I've been having a great deal of fun lately revisiting old photographs and even a few new ones with a new set of eyes and aided by a few new tools: Lightroom, Topaz and Photmatix. I can see now that I've been, pretty much, a purist at heart - at least with regard to my photography; the closer to "natural", the better. However, these new (to me) tools have enabled me to do some pretty "jaw dropping" things with, what I previously considered, marginal photographs.
It's quite the rush when I start tweaking a photo that I've seen for years in my collection and see it morph into something new and exciting. Subtle details lost in a (relatively) low resolution jpeg just jump into view and add entirely new dimensions to the image. Of course, the possibilities are even more profound with a 20 MB RAW image from my newer camera.
I guess it started when I began reading about HDR (High Dynamic Range) images where multiple, bracketed, exposures are merged together to bring out the details that regular photographs sacrifice to obtain an, overall, properly exposed image. I downloaded LR Enfuse and then found Photmatix to help me merge the physical images and reduce ghosting artifacts. However, they also include tone mapping tools that adjust the end result to be more realistic - or not. Some of these effects make a photograph more like a watercolor or acrylic painting while others add a more popular "grunge" feel. Putting the right effect on the right photo and making some fine adjustments is literally, an eye-opening experience.
While I appreciate the HDR process and effect, just taking a "flat" image and pulling details out of an overcast sky is probably my favorite thing to do now. It can add "drama" to the photograph and pull you right into the image. The irony is that it was always there - at some level. This picture was just that, flat and unimaginative. The composition was good and the subject was "classic" but it just didn't go anywhere. When I started playing with it in Lightroom, it started to come alive so I pushed it just a little more with the Clarity adjustment and the sky jumped out at me and it became a completely different picture. A few more changes in color saturation and luminance with a slight bump in sharpness and "ouch!" - it looked so good it almost hurt. The final touch was a , relatively, heavy vignette to add a little more drama to the sky and focus the eye on the barn as the subject.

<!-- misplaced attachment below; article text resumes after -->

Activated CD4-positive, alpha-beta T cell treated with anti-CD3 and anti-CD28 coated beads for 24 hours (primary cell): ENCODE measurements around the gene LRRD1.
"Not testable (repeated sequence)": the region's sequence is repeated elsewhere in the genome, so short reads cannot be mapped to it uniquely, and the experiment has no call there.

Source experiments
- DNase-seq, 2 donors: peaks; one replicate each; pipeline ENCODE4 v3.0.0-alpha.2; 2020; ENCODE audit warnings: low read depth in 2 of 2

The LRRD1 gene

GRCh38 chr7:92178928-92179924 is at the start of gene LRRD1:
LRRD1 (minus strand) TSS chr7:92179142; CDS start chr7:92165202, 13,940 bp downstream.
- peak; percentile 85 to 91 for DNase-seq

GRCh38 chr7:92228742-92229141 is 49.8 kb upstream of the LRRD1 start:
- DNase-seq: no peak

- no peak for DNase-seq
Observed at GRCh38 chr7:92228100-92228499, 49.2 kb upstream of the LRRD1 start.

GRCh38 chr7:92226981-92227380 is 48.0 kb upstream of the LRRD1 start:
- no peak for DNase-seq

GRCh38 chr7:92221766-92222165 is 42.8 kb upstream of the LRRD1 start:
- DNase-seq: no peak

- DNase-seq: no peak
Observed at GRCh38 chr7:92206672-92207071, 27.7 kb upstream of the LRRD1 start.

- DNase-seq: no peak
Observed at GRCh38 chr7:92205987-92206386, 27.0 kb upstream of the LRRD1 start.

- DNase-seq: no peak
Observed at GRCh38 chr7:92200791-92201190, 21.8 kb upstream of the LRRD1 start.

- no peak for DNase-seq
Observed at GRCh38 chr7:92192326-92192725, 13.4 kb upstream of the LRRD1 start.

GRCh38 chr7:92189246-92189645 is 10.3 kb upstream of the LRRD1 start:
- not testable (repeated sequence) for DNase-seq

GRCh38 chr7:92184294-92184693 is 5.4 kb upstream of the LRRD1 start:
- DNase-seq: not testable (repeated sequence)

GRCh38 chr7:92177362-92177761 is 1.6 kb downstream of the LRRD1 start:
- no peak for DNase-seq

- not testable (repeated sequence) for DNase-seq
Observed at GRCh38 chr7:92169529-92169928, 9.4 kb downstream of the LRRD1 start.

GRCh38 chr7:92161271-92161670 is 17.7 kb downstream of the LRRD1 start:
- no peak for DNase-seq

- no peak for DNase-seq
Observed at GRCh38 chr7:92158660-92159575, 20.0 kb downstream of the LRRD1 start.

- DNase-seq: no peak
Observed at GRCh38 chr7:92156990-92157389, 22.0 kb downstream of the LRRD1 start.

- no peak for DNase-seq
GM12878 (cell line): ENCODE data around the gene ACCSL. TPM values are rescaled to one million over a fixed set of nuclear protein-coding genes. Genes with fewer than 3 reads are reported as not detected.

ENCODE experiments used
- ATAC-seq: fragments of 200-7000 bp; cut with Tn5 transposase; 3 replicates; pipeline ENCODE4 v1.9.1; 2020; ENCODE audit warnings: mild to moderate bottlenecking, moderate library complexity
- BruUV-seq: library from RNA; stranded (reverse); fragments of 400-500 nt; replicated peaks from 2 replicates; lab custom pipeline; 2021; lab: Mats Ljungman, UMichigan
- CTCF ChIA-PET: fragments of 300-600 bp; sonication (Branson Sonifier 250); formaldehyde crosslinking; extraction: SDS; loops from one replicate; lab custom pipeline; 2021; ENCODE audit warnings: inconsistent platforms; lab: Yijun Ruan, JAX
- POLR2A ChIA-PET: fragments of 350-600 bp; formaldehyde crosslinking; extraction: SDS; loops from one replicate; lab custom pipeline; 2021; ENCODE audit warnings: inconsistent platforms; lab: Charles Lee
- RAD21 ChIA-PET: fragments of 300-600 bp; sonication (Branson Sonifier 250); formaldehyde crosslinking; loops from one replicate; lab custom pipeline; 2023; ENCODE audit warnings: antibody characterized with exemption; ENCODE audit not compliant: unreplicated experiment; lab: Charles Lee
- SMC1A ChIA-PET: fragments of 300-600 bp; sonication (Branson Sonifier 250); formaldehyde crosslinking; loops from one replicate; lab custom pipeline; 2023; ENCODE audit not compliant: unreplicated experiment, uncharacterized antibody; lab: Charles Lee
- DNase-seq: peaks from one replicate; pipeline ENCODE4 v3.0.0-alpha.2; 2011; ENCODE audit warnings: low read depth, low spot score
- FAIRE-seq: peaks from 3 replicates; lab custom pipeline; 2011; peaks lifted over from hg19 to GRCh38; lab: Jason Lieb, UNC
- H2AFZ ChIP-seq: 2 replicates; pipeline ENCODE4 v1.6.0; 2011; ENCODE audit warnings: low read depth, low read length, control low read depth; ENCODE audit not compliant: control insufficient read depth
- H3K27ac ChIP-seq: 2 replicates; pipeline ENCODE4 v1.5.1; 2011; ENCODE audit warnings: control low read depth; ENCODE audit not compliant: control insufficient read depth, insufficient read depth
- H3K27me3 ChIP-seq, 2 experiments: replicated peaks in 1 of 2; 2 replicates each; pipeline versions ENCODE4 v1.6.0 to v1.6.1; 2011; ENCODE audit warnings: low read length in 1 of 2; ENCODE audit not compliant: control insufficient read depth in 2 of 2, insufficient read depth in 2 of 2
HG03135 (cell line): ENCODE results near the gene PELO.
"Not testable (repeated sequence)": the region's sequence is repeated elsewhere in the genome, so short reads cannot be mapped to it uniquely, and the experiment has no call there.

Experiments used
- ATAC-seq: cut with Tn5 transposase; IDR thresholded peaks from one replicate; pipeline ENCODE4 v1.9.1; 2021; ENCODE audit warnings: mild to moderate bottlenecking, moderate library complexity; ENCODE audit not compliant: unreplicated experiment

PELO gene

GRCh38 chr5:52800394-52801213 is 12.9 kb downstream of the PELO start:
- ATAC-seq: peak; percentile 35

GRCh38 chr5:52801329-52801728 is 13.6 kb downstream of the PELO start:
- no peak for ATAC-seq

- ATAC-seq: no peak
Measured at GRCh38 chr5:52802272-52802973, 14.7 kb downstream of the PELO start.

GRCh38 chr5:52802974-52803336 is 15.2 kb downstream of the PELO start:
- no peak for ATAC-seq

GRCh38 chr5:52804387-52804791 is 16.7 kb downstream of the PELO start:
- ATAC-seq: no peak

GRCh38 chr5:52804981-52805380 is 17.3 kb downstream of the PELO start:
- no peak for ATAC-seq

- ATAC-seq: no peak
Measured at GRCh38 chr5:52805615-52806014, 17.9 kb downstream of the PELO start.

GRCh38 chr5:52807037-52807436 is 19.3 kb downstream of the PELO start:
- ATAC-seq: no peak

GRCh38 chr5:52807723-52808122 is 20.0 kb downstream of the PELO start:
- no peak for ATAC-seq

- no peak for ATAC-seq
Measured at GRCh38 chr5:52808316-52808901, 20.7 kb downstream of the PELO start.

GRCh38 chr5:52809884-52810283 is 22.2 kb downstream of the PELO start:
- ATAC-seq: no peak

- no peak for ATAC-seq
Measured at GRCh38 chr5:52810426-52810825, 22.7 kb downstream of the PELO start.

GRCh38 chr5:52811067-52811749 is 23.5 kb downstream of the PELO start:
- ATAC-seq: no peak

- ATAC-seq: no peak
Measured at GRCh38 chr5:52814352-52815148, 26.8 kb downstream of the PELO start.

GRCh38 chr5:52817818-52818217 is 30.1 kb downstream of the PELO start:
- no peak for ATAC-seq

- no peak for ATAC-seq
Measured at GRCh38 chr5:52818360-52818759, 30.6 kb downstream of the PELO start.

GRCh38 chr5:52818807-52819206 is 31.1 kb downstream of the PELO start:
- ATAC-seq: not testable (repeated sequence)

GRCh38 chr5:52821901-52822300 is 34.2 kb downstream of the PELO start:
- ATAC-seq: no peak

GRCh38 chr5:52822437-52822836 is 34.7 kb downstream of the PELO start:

My takeaway from all of this has been that art is not just all around you in life - it's also there in what you've already captured, just waiting to be seen in a different light.